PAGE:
Médecins Sans Frontières (MSF) was founded in 1971 in France by a group of doctors and journalists in the wake of war and famine in Biafra. Their aim was to establish an independent organisation that focuses on delivering emergency medicine aid quickly, effectively and impartially.
Three hundred volunteers made up the organisation when it was founded: doctors, nurses and other staff, including the 13 founding doctors and journalists.
MSF was created in the belief that all people should have access to healthcare regardless of gender, race, religion, creed or political affiliation, and that people’s medical needs outweigh respect for national boundaries. MSF’s principles of action are described in our charter, which established a framework for our activities.
MSF's first missions
In 1974, MSF set up a relief mission to help the people of Honduras after Hurricane Fifi caused major flooding and killed thousands of people. In 1975, MSF established its first large-scale medical programme during a refugee crisis, providing medical care for the waves of Cambodians seeking sanctuary from Pol Pot’s oppressive rule.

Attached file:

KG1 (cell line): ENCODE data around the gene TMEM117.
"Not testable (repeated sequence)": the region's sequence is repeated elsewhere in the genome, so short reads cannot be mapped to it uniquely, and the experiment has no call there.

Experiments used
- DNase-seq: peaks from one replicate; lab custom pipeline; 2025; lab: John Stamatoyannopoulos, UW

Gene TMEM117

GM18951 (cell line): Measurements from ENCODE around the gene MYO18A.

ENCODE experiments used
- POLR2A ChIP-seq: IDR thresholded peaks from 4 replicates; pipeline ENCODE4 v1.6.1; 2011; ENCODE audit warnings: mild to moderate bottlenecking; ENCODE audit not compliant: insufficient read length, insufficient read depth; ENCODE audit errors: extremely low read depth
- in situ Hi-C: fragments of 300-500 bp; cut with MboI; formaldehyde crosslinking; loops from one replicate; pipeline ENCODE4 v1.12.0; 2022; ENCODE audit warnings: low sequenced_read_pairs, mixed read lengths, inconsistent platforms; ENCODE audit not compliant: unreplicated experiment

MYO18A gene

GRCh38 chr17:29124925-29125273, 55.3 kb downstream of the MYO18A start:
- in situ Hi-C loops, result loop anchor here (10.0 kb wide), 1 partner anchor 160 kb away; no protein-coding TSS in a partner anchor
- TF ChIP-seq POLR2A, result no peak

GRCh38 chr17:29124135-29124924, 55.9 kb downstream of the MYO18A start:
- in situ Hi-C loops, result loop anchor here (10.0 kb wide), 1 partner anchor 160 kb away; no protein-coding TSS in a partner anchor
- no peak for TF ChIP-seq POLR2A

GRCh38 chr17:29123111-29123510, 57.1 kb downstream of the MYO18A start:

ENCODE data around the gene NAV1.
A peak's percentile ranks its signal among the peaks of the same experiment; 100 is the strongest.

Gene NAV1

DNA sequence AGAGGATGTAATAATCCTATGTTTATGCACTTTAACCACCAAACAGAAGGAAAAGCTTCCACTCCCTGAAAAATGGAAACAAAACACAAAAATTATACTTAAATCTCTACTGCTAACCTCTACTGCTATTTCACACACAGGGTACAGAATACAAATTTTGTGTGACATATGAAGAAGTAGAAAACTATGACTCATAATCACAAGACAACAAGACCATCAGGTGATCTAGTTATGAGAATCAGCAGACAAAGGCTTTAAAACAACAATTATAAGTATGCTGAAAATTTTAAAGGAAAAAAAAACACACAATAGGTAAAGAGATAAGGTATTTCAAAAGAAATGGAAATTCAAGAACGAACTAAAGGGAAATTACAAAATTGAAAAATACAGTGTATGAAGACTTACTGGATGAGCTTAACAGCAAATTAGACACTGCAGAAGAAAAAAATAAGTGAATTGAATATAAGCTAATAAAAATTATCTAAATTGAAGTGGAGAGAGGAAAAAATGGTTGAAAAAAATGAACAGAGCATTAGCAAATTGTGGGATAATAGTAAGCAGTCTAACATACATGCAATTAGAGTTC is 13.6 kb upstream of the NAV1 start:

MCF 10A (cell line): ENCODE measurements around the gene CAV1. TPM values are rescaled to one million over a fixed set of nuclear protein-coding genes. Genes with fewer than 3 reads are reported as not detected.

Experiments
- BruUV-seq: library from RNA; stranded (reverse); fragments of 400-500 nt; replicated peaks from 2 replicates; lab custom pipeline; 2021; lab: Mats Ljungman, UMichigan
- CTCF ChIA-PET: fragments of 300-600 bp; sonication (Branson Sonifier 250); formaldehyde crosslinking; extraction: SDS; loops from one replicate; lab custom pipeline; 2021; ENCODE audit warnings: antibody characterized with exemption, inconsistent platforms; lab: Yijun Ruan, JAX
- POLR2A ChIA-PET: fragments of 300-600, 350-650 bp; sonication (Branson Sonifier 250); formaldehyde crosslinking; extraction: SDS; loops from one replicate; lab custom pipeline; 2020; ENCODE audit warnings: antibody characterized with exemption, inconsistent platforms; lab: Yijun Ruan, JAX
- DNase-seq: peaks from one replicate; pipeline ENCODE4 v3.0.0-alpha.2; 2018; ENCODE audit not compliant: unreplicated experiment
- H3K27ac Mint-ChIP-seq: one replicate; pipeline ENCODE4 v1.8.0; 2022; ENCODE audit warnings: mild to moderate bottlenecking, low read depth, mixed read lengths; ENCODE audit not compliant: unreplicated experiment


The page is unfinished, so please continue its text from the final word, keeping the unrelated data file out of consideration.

Since 1980, MSF has opened offices in 28 countries. Today, MSF employs more than 30,000 people across the world. Since its founding, MSF has treated over a hundred million patients – with 8.3 million outpatient consultations being carried out in 2012 alone.
MSF remains fiercely independent of both governments and institutions. MSF also reserves the right to speak out to bring attention to neglected crises, challenge inadequacies or abuse of the aid system, and to advocate for improved medical treatments and protocols.
MSF rejects the idea that poor countries deserve third-rate medical services and strives to provide high-quality care to patients. Simultaneously, and with equal vigor, MSF continuously seeks to improve the organisation's own practices.